The Propeller P8X32A chip is designed to provide high-speed processing for embedded systems while maintaining low current consumption and a small physical footprint. Instead of trying to funnel all of your operations through one CPU, the Propeller runs eight separate 32-bit cores (called “cogs”) so you can perform several functions in parallel! Each cog has direct access to the system clock and all GPIO pins simultaneously as well as round-robin access to 64K shared memory (32K RAM/32K ROM) Each of the Propeller’s eight cogs also has two dedicated hardware counters and two special “video registers” for generating timing signals (VGA, NTSC, Servo, etc.)
This skill defines how difficult the soldering is on a particular product. It might be a couple simple solder joints, or require special reflow tools.
Skill Level: Competent - You will encounter surface mount components and basic SMD soldering techniques are required.
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If a board needs code or communicates somehow, you're going to need to know how to program or interface with it. The programming skill is all about communication and code.
Skill Level: Competent - The toolchain for programming is a bit more complex and will examples may not be explicitly provided for you. You will be required to have a fundamental knowledge of programming and be required to provide your own code. You may need to modify existing libraries or code to work with your specific hardware. Sensor and hardware interfaces will be SPI or I2C.
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If it requires power, you need to know how much, what all the pins do, and how to hook it up. You may need to reference datasheets, schematics, and know the ins and outs of electronics.
Skill Level: Competent - You will be required to reference a datasheet or schematic to know how to use a component. Your knowledge of a datasheet will only require basic features like power requirements, pinouts, or communications type. Also, you may need a power supply that?s greater than 12V or more than 1A worth of current.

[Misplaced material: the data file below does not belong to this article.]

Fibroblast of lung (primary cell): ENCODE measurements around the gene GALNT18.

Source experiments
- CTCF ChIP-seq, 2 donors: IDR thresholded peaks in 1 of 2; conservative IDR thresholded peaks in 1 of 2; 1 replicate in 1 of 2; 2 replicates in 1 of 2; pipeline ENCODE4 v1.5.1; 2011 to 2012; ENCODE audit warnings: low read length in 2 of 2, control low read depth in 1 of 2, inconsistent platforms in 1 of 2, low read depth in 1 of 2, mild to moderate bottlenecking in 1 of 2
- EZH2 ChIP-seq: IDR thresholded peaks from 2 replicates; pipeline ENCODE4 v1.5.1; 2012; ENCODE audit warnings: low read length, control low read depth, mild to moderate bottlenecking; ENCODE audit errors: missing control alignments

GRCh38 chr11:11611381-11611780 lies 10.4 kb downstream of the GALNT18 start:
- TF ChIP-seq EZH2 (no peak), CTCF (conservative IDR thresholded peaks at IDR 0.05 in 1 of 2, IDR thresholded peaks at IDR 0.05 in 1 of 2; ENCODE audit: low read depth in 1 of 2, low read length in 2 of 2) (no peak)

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The purpose of the device was to assist in the design (be a part of it) of a multi-rotational system used in the analysis of dextran (an enzyme in sugar cane - this is what destroys the sucrose in sugar can e if it is not processed within 72 hours of harvesting). Initially the system was designed with an arduino and a couple stepper motor drivers but there were hitches sometimes when the spindles rotated due to the delays on the motor (each motor had its own rpm and thus delay settable independently of the others).
This proved to be quite problematic for the arduino (it didn’t like it at all).
I have since redesigned the system to use the P8X32A the concept is that each COG (only five required) is used to control an independent motor with the dedicated timer used to process delays and the dedicated COG RAM used to hold motor specific information such as timing related values.
I can then use the 6th COG to control a serial interface to the computer which can have real-time (of course a possible 14 to 16 ms delays :) worst case) response to command since the device will also be controllable from a windows application and also possibly remotely.
The 7th COG will be used to control the display and the Keypad interface.
The 8th COG will be reserved for future use.
All of this would be hell trying to do it on an arduino for timing response reasons plus alot of blocking code (Spend too much time in interrupts when large data payloads are being sent or received VIA the serial port(s), delays when updating display, monitoring the motors and ensuring the samples are rotated at the specific speed as this is important for the reaction of the enzymes with the dextran……alot of different variables and i did not want to use a 32BIT system (mbed, Rasp. PI, Beaglebone, Edison, Custom Built AT32UC3B system. Have them all but wanted a simple way of doing what i wanted without using OVERKILL, something that worked and worked well.
The Propeller P8X32A did this for me.
Thanks again, if it wasn’t for sparkfun i wouldn’t have known of its existence.